Longview Aviation Asset Management (LAAM) of Calgary, Alberta, in cooperation with Viking launched in May, 2018 the Viking CL-415EAF (“Enhanced Aerial Firefighter”) Conversion Program to include upgrades of many components. LAAM intended to hire up to 150 technical and support staff members at its Calgary facilities, where eleven specially selected CL-215 aerial firefighting aircraft owned by LAAM would undergo the modification process utilizing Viking-supplied conversion kits.

Thanks and a tip of the hat go out to Isaac. Typos or errors, report them HERE.

News from the Aerial Firefighting conference, Part One

Air Tractor

Above: the Air Tractor display at the Aerial Firefighting conference.

Here are a few notes that I scribbled in a notebook at the Aerial Firefighting conference in Sacramento this week. This is Part One — I will post Part Two later.


Air Tractor
Mike Schoenau, an Air Tractor dealer out of Tulare, CA, said a new single engine air tanker is being flight tested now. The model name is AT-1002 and will hold up to 1,000 gallons. You will be able to purchase one for yourself for about $2.5 Million.

Fire Boss
Fire BossThe Bureau of Land Management has not released their list of SEATs on contract this year, many of which will be the amphibious Fire Boss, a variant of the Air Tractor 802. Fire Boss doesn’t know if they will be converting the new AT-1002 1,000-gallon SEAT to use floats.

10 Tanker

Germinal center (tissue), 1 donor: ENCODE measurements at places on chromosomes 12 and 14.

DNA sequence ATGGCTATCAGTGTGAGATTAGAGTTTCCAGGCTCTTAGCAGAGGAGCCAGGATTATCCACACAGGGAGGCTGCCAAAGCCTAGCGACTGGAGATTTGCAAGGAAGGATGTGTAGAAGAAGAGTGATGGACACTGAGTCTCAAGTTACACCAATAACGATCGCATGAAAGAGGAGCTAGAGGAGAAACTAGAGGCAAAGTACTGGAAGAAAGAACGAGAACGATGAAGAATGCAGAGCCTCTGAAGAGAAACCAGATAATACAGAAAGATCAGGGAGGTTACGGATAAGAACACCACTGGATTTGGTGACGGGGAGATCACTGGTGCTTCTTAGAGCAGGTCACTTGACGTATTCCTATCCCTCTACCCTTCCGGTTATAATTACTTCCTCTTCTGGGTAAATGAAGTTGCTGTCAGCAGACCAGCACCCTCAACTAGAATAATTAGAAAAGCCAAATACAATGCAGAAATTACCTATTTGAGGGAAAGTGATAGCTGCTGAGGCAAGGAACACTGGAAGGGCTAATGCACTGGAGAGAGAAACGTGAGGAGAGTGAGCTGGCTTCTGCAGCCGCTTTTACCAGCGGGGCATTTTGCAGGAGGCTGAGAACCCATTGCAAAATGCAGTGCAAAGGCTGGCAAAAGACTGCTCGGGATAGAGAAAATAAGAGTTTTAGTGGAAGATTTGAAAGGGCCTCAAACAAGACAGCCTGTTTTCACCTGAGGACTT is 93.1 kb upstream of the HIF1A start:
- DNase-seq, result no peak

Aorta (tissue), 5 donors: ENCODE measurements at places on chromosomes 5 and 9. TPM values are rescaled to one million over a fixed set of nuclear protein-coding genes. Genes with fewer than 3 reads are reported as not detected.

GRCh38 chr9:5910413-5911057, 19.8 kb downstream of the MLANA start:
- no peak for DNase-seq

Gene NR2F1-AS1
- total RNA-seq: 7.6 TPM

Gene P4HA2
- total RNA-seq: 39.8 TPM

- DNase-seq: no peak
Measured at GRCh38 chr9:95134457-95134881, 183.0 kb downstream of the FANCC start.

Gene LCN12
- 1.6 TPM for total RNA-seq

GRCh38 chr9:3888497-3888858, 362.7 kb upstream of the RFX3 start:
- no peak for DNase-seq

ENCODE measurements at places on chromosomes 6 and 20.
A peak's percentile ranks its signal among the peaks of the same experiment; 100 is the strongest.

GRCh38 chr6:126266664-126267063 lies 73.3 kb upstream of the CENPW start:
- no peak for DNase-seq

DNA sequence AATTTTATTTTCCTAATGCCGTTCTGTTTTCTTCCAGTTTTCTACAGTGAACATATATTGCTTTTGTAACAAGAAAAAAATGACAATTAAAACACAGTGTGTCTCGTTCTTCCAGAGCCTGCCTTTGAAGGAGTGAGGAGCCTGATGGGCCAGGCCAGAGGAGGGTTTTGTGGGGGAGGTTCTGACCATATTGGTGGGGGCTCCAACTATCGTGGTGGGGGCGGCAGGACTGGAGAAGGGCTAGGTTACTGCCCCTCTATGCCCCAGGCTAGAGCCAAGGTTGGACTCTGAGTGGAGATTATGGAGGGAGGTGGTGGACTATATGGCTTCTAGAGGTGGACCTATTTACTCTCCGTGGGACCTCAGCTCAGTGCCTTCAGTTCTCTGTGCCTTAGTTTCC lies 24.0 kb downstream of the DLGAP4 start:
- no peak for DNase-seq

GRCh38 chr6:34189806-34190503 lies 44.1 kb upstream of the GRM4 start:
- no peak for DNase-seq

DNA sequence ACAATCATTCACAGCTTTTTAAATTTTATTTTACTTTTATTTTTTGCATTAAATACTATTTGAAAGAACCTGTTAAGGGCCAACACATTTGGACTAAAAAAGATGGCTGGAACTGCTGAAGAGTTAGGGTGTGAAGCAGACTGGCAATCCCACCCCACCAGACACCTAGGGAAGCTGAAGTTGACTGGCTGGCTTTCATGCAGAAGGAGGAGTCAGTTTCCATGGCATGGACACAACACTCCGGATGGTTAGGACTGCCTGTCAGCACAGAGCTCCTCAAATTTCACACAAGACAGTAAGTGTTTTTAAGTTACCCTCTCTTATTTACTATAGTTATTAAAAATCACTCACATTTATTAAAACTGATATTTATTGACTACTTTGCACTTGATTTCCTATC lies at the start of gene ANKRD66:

Rick Hatton, 10 Tanker
RIck Hatton of 10 Tanker Air Carrier.

Their fourth converted DC-10, Tanker 914, will be ready to fight fire this summer. Rick Hatton, the President and CEO of  10 Tanker Air Carrier, said their approval by the Interagency Airtanker Board came to the end of its six-year term, so they retook the grid test in December. Their three DC-10s averaged about 300 hours on fires in 2017, which is more than usual.

I got into a long detailed conversation with Mr. Hatton about how their retardant delivery system can maintain a constant flow, adjusting for the amount of retardant in the tank, drop height, and speed. It usually drops at 150 knots and 200 feet.

Hours per CL-415
As we reported yesterday, Shawna Legarza, the USFS Director of Fire and Aviation, said the two CL-415 scooping air tankers that were on USFS contract in 2017 each had over 400 hours of fire flight time. Due to a reduction in the firefighting budget, the two scoopers had to be cut this year from the exclusive use list. At least a couple are still on a CWN contract, but they may or may not be available if the USFS Calls them When Needed.

Columbia
Columbia HelicoptersKeith Saylor, Columbia’s Director of Commercial Operations, said the company will have three Type 1 helicopters, CH-47 Chinooks, on exclusive use contract this year. Two have internal tanks and one will use an external bucket.

Conair
ConairShawn Bethel, Conair’s Director, International Business Development, said the external tank on the Q400 can be removed in about three hours by 9 to 12 workers. They recently received a contract to supply six Q400’s to France’s Securite Civile (Department of Civil Defense and Emergency Preparedness).

The Q400 MR can carry up to 10,000 liters (2,600 gallons) of water or retardant. In addition to the nine S-2’s and two Q-400’s, France also has twelve CL-415’s and 40 helicopters.

Conair to convert six Q400s into multirole air tankers for France

Q400MR Bombardier
Bombardier Q400 dropping retardant. Bombardier photo.

The Conair Group has purchased six Q400 MR aircraft from Bombardier which it will convert into multirole air tankers for France’s Securite Civile (Department of Civil Defence and Emergency Preparedness). Fire Aviation first covered France’s decision to acquire six  Q400s in July, 2017, but now we have confirmation that Conair will purchase the aircraft, convert them into multirole air tankers, and then transfer them to Securite Civile.